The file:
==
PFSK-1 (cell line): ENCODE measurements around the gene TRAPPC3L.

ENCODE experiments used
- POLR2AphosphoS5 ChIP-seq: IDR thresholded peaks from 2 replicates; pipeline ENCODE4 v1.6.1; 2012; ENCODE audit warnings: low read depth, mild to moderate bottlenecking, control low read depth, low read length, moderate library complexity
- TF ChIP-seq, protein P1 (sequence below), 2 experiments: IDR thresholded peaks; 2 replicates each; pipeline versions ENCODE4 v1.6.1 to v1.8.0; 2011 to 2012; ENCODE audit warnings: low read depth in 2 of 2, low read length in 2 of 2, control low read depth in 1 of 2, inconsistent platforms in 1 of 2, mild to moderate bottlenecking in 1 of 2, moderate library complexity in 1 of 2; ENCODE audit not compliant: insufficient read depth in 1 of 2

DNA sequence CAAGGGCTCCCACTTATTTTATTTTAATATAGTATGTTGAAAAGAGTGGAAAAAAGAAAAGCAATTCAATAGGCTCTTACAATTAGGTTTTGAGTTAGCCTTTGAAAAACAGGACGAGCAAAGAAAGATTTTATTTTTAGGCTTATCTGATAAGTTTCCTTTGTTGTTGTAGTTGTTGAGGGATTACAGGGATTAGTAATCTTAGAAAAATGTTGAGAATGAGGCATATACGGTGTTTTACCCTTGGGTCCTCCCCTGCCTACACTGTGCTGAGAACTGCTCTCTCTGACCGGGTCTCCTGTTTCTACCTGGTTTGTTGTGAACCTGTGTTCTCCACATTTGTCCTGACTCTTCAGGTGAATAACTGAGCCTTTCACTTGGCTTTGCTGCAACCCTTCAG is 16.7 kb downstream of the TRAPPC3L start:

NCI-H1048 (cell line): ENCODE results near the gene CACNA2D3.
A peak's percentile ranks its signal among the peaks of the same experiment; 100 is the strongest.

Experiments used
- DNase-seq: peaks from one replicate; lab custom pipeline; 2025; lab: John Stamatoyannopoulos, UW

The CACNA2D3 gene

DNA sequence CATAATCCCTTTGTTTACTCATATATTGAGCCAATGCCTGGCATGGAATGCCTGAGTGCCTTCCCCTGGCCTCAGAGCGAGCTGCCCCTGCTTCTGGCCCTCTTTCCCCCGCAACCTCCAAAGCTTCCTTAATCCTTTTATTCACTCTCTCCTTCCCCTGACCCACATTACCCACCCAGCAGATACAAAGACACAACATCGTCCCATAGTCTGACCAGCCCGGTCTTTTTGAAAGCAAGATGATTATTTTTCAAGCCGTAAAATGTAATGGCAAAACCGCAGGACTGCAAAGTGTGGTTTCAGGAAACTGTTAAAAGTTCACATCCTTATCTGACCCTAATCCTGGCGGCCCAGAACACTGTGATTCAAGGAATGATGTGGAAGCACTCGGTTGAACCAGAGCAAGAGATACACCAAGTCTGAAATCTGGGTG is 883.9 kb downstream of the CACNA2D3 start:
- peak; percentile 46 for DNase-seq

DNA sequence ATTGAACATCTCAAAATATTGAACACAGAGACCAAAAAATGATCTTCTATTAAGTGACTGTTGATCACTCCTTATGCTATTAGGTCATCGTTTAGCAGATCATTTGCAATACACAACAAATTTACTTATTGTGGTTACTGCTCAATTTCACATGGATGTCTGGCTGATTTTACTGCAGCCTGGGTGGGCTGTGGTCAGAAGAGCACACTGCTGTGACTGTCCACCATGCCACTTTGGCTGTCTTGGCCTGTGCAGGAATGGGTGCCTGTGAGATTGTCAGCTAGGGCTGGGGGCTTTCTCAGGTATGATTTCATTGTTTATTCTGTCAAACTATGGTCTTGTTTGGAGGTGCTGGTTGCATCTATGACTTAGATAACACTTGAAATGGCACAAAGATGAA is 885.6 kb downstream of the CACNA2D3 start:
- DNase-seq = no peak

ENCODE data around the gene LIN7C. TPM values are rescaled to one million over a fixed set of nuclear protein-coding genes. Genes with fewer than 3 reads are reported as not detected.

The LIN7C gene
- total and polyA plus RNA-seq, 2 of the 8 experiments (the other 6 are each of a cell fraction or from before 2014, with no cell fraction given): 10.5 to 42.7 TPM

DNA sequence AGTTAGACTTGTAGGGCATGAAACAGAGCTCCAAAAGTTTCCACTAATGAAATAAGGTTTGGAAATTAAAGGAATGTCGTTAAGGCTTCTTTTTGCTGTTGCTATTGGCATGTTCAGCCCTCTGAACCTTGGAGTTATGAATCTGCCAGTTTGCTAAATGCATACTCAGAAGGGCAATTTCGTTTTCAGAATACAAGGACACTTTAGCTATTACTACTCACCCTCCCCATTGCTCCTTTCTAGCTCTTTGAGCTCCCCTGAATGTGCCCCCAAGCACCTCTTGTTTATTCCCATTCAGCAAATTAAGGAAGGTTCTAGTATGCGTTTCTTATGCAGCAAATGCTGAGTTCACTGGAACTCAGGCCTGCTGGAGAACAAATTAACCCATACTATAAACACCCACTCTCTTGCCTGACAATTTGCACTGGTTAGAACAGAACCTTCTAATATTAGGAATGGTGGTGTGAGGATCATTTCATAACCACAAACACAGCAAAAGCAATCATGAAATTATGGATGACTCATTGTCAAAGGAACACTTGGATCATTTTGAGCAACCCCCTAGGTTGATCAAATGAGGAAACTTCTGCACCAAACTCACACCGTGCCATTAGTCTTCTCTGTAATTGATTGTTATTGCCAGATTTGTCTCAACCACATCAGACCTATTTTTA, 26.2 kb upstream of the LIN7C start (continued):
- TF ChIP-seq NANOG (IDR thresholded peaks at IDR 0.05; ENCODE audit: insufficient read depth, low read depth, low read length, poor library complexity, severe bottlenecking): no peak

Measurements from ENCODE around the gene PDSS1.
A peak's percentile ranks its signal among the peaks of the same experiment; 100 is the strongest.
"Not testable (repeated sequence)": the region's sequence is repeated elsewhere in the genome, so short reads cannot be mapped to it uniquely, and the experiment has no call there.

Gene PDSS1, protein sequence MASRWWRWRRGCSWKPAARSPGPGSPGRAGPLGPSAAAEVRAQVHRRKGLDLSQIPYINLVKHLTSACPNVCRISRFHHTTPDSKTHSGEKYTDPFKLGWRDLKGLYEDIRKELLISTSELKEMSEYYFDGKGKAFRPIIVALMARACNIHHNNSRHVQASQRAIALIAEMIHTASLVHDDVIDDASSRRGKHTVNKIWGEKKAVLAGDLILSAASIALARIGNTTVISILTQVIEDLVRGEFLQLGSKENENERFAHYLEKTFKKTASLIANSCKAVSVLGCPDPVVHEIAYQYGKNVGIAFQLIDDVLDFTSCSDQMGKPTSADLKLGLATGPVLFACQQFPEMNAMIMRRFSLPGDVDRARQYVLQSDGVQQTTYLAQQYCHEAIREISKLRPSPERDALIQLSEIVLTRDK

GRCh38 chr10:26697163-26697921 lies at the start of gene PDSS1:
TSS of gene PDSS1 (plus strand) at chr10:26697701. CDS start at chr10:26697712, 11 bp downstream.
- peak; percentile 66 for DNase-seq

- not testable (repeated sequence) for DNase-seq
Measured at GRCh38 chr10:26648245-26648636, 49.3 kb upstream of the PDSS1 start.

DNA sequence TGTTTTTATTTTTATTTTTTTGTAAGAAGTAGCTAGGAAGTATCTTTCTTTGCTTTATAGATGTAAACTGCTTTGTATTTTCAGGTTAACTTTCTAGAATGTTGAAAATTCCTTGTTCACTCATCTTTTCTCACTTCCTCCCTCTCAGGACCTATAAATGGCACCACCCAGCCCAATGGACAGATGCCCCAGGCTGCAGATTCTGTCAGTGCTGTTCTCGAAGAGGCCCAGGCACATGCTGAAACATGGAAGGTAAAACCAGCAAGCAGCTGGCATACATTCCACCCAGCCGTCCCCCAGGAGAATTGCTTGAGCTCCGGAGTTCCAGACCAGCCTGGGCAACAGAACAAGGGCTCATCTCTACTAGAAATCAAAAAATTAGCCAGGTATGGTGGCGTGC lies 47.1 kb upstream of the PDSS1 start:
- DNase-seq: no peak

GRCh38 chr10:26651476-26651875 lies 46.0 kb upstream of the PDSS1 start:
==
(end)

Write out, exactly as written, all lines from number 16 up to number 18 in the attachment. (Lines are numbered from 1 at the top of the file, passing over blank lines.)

The LIN7C gene
- total and polyA plus RNA-seq, 2 of the 8 experiments (the other 6 are each of a cell fraction or from before 2014, with no cell fraction given): 10.5 to 42.7 TPM

DNA sequence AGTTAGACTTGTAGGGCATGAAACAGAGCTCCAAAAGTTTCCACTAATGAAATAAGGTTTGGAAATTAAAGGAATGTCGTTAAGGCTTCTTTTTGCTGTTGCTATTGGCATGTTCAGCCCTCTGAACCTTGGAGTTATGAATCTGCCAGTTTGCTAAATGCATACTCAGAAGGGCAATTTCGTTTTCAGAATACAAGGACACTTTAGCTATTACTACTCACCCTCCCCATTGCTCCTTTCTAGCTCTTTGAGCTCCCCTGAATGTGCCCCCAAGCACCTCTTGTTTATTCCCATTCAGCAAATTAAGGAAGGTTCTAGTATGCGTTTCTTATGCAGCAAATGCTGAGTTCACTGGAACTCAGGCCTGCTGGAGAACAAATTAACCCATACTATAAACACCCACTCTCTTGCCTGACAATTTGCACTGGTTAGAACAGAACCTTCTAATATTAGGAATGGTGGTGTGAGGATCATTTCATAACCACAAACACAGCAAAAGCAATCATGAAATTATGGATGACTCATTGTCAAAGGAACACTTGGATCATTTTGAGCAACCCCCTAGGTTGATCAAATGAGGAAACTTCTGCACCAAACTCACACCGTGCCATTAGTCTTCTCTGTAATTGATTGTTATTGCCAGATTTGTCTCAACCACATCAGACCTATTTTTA, 26.2 kb upstream of the LIN7C start (continued):